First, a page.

And in that struggle with life, I am asked to speak. And I try to share in everything I feel and see and hear. And in doing so, I hope that people, whoever they are, will join me in that struggle. I understand in the story of Jesus that he met people where they were, challenged the self righteous and welcomed the excluded. In biblical language, he raised the lowly and put down the mighty. Unconventionally, he eat with people who were regarded as lower than low, he healed the discounted; when others wanted to put him up on a pedestal, he knelt down and washed their feet! He surrounded himself with people who were unimportant, who made mistakes, who betrayed him and hungered after recognition - his merry band of ordinary people. That, for me, is Church and at Pentecost we celebrate its birthday, a new beginning.
Challenging God, stir us up to fight for justice,
to stand alongside the unwanted in our society;
to confront those who 'lord' it over others;
to seek to bring people together, reconciling the world;
and, most of all, to love, in Jesu's name. Amen.
23 May 2020
Through this weekend, churches reflect over the story in Luke when Jesus ascends to heaven. As an image today, it can be confusing as we have for some decades soared into space. In earlier days, the image of a pair of feet disappearing into the clouds was the way they expressed this story; we on the other hand, find this comical and unreal. Perhaps we are more comfortable with images of thresholds and locked doors, as illustrating the gap between the hope and vision Jesus set before us, and our own lives as we live them. During a time when isolation is the experience of many, the way of Jesus tells another story bringing us together even as we are apart.
"As you have sent me into the world, so I have sent them into the world" John 17:18
you spoke to those
we find difficult to approach;
you opened doors to new possibilities for them.
you opened the door,
between earth and heaven,
and invited us in
to a fresh relationship with God,
a new understanding of who God is.
Jesus, you crossed the threshold
between heaven and earth.
Breaking down the slammed door,
ignoring the no entry sign,
you smashed the way through
for everyone to come to God.
And so invite us again
to go through your door of new possibilities
whatever our state of mind or health or spirit.
As the world struggles to emerge from lockdown, the Church remembers the confusion of the disciples of Jesus as they face life without him after the crucifixion. Jesus is dead yet risen; how is that? During his life Jesus promised his disciples that he would always be with him and after that first Easter, they knew his presence and yet they were confused about what to do next. It was the promise that Jesus made that helped these lost men and women face a world with courage and not a little determination. The promise was for an advocate, a guide and an encourager. The disciples believed that when they gather, Jesus was with them. It is our heartfelt wish that the church will once again gather, and we look forward in future days to doing that.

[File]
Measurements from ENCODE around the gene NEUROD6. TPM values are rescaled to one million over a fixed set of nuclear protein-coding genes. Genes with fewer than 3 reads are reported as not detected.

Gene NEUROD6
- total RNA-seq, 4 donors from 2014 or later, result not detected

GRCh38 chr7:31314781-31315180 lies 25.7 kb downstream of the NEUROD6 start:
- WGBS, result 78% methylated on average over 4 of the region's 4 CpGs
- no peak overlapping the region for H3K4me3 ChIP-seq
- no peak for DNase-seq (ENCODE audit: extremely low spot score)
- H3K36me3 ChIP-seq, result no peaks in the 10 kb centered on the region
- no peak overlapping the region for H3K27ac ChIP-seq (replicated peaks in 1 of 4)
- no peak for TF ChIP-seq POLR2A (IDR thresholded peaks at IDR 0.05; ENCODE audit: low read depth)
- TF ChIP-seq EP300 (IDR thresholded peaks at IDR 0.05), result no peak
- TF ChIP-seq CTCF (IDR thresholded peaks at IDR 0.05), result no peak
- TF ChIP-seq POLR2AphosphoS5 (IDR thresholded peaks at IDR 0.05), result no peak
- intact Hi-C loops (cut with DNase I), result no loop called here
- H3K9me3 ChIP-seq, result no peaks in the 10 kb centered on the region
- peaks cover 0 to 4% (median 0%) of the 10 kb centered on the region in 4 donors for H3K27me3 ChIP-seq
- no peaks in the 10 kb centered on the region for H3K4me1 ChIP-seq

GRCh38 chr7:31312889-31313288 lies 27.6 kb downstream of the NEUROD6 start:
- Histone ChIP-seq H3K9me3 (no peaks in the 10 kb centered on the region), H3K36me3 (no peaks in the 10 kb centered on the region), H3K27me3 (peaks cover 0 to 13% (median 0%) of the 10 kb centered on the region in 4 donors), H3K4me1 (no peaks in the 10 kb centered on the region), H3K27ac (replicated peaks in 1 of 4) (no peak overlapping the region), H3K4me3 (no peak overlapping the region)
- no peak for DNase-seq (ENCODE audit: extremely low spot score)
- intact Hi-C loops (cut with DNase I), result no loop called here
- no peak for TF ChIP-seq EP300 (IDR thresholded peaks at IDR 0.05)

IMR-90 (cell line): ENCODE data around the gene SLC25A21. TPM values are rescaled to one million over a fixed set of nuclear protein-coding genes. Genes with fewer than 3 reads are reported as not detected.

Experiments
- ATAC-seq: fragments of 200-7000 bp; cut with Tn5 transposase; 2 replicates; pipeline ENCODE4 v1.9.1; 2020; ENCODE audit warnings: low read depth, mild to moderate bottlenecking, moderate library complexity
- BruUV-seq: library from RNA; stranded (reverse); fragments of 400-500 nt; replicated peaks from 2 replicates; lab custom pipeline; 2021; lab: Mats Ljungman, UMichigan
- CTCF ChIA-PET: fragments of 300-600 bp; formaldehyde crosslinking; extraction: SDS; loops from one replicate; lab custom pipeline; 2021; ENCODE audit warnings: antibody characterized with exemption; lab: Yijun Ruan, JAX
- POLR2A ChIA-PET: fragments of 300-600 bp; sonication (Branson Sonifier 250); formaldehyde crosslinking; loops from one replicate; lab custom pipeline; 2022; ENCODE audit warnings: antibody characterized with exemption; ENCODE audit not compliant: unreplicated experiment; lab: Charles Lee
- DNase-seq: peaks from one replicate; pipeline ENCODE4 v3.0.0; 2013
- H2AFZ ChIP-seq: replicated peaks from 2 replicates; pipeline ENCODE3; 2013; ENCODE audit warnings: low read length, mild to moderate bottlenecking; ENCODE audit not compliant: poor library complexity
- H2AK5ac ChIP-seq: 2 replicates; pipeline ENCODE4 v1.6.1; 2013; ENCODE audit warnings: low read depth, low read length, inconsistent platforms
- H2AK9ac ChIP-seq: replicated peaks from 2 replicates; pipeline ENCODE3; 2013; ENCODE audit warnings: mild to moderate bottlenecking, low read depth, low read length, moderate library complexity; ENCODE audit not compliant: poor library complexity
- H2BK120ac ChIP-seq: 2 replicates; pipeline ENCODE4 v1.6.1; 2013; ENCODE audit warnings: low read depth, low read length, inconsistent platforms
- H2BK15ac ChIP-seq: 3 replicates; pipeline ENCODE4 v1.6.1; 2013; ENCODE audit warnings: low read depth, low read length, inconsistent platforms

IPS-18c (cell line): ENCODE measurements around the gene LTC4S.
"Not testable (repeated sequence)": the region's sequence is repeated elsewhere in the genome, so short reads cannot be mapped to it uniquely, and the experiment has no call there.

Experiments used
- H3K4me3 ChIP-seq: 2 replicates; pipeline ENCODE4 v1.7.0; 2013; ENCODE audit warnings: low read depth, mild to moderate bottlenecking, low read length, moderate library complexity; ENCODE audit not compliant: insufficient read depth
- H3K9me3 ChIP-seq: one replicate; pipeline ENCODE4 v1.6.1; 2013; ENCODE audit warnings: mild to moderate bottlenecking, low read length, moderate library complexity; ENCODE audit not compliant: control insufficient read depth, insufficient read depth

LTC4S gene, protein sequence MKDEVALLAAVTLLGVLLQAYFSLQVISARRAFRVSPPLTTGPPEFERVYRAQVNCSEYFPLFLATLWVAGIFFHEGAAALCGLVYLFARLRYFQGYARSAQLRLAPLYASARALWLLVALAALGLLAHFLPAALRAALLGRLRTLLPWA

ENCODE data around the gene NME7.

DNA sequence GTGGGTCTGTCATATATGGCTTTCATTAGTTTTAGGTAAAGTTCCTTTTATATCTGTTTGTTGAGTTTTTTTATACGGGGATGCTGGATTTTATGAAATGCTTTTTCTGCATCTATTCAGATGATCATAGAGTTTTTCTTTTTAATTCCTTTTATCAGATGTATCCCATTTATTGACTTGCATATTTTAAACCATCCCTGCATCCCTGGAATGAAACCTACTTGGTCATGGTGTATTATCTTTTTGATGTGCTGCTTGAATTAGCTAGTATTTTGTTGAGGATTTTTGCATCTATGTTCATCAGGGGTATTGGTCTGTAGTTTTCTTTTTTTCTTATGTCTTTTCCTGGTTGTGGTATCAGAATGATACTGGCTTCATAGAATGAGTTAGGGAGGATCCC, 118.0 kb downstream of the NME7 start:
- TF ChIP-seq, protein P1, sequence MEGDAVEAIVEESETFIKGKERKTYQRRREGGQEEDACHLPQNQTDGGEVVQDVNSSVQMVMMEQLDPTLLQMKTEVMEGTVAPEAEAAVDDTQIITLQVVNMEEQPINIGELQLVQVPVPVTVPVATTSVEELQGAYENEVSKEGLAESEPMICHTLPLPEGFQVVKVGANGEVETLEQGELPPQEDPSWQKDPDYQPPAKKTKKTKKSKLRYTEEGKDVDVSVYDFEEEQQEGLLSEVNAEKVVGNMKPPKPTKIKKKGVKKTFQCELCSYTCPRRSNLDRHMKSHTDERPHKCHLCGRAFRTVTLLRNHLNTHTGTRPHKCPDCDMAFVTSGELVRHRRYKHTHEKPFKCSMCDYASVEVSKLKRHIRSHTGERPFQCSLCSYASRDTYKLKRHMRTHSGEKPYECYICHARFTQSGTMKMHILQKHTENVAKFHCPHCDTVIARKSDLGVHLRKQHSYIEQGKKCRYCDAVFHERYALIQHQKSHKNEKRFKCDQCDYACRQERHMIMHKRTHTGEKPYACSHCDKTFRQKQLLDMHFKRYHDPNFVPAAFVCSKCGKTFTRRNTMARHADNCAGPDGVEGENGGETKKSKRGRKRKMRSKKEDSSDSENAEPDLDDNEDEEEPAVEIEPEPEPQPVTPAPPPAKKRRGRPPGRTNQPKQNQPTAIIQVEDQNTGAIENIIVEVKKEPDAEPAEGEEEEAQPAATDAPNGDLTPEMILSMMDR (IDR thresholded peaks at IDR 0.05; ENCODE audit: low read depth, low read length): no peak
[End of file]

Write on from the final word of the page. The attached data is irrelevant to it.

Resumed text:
But we also believe that God's Spirit of love will be experienced among us at all times.
If you saw the BBC programme, Hospital, you would have seen the daily miracles of love in action. Putting their own lives in danger, nurses, doctors and hospital staff - ambulance workers, porters and cleaners amongst them - all giving of their best under such stressful circumstances. Here are stories from within our community of great love and service. Of course, we saw that not everyone survived in their fight but we also saw the passion and grief each loss meant to the medical team. For everyone mattered and was important. It was inspiring and heart breaking.
We applaud them, not just on a Thursday night, but every moment of the week. They are heroes! And for Christians and all people of faith, we see in these stories of bravery and dedication, the God of love in action. Something of love shines out from their tired and struggling faces. We hope and pray that they will gain strength from their successes in order to help them through their losses.
Please listen on Sunday to the URC service, found below, where along with Christians throughout the nation you can pray and worship. For your own personal prayers please use this prayer:
who speaks through story and people,
we thank you for the gift of the Spirit
who treasures and honours us,
is always with us
offering direction and meaning to our lives;
and so building us up
to offer our gifts and skills to our communities.
We give thanks that, by your Spirit,
we are in communion with you;
that, by the same Spirit,
we are strengthened and encouraged,
shaped by you into keen disciples,
filled with the energy to spread the Good News.
We give thanks for the gift of peace -
the peace which calms the heart
and grows the spirit;
that makes us whole and beautiful
in your eyes.
We give thanks for the medical staff
dedicating their skills and expertise,
to the service of everyone who needs them.
We give thanks for their courage and strength
and pray that they will find they are loved and honoured.
speak through us and through our story.